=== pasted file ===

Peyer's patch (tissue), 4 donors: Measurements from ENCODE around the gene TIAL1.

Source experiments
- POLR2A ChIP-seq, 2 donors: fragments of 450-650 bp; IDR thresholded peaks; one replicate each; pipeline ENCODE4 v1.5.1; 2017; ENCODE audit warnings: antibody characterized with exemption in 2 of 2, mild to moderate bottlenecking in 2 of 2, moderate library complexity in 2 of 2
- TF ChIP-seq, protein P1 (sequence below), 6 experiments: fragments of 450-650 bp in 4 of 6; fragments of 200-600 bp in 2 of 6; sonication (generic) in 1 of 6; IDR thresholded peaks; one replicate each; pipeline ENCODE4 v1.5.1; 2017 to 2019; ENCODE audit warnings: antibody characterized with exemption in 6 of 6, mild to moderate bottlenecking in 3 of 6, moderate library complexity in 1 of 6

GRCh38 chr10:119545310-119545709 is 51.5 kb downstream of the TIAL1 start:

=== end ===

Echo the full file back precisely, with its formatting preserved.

Peyer's patch (tissue), 4 donors: Measurements from ENCODE around the gene TIAL1.

Source experiments
- POLR2A ChIP-seq, 2 donors: fragments of 450-650 bp; IDR thresholded peaks; one replicate each; pipeline ENCODE4 v1.5.1; 2017; ENCODE audit warnings: antibody characterized with exemption in 2 of 2, mild to moderate bottlenecking in 2 of 2, moderate library complexity in 2 of 2
- TF ChIP-seq, protein P1 (sequence below), 6 experiments: fragments of 450-650 bp in 4 of 6; fragments of 200-600 bp in 2 of 6; sonication (generic) in 1 of 6; IDR thresholded peaks; one replicate each; pipeline ENCODE4 v1.5.1; 2017 to 2019; ENCODE audit warnings: antibody characterized with exemption in 6 of 6, mild to moderate bottlenecking in 3 of 6, moderate library complexity in 1 of 6

GRCh38 chr10:119545310-119545709 is 51.5 kb downstream of the TIAL1 start: